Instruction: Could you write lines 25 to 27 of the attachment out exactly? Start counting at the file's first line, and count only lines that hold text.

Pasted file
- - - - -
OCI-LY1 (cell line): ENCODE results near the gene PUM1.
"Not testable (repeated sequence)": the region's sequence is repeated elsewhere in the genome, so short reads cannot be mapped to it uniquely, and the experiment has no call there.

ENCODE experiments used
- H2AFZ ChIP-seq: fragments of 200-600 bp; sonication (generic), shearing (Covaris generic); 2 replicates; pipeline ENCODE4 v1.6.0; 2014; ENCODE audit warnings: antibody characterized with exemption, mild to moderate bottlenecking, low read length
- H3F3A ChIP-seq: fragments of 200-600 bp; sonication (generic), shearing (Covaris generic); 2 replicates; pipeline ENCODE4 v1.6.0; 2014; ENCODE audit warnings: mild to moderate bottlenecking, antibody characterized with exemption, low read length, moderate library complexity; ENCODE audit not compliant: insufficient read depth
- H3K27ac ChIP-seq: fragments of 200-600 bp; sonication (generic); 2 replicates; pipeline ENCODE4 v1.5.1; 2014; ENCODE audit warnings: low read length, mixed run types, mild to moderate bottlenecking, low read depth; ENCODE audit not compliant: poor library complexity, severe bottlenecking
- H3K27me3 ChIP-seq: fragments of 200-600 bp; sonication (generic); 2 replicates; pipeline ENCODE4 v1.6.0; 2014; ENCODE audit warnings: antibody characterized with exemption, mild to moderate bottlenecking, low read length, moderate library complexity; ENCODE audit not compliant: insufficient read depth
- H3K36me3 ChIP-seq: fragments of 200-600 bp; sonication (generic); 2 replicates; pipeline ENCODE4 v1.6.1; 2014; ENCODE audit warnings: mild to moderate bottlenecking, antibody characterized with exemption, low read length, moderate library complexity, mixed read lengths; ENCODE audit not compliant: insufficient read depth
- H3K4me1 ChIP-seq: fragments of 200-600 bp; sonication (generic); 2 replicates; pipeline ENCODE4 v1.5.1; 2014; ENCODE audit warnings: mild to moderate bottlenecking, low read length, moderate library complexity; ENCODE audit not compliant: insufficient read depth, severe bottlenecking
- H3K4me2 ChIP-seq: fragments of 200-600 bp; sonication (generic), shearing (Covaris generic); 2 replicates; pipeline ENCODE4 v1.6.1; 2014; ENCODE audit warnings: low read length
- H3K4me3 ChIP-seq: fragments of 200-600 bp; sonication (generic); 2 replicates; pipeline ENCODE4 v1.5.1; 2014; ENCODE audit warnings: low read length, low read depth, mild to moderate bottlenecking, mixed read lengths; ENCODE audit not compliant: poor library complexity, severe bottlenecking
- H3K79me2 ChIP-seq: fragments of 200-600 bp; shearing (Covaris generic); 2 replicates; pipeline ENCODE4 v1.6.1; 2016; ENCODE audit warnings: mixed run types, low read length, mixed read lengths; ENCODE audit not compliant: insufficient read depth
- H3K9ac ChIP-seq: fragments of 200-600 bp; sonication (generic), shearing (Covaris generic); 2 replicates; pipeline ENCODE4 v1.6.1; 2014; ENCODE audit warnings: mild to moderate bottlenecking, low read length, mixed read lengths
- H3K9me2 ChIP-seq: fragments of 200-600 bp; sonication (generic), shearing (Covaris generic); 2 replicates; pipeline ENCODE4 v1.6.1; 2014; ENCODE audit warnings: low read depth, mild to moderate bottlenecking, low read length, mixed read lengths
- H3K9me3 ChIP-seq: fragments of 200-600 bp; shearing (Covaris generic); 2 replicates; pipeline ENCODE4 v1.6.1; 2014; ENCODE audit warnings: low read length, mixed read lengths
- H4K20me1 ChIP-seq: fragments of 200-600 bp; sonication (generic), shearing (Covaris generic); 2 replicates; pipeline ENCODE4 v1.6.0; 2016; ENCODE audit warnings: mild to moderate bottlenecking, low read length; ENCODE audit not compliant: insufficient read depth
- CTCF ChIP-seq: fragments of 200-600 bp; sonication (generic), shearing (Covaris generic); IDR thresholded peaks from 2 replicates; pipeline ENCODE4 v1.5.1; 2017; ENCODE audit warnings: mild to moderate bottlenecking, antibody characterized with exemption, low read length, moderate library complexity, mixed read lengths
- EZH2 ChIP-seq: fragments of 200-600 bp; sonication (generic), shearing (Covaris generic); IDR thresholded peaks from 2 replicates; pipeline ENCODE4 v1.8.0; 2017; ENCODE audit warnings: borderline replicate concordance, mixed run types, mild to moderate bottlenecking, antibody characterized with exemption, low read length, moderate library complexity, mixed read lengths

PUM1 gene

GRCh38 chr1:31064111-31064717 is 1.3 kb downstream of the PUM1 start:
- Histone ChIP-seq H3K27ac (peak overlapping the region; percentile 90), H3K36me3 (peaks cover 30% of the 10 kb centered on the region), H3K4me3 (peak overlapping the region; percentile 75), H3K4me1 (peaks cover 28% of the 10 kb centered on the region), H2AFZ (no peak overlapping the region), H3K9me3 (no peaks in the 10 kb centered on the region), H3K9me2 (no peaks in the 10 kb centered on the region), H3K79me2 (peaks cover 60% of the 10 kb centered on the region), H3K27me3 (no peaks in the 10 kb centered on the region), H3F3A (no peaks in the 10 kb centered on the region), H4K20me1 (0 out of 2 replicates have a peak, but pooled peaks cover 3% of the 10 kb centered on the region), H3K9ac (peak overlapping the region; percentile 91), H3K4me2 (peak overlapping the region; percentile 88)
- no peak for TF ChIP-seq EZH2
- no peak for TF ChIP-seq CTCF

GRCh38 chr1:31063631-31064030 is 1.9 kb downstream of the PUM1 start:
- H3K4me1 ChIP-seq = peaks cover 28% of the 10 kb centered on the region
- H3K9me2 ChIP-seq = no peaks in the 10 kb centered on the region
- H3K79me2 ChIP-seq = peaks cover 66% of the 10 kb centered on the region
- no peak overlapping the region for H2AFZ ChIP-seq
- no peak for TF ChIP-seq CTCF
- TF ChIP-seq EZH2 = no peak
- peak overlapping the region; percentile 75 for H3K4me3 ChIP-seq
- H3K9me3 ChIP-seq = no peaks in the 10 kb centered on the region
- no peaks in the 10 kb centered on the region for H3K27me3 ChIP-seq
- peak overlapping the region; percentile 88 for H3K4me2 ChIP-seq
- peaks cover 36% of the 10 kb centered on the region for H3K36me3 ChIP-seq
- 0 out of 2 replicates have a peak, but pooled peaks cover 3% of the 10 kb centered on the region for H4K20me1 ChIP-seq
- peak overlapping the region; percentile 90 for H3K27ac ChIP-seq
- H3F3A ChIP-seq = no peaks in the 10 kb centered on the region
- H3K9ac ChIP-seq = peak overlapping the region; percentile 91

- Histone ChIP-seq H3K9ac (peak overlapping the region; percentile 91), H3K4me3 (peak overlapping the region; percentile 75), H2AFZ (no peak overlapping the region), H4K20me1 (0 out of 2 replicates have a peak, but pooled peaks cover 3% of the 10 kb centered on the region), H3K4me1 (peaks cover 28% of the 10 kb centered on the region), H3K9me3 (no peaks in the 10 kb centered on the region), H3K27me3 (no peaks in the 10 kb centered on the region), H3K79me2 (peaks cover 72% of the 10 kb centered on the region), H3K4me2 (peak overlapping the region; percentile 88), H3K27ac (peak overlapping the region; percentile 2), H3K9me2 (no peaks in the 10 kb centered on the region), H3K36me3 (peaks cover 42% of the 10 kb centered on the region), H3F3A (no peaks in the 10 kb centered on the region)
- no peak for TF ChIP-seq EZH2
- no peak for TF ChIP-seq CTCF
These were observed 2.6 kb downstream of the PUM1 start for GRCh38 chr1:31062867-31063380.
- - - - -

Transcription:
- H3K4me1 ChIP-seq = peaks cover 28% of the 10 kb centered on the region
- H3K9me2 ChIP-seq = no peaks in the 10 kb centered on the region
- H3K79me2 ChIP-seq = peaks cover 66% of the 10 kb centered on the region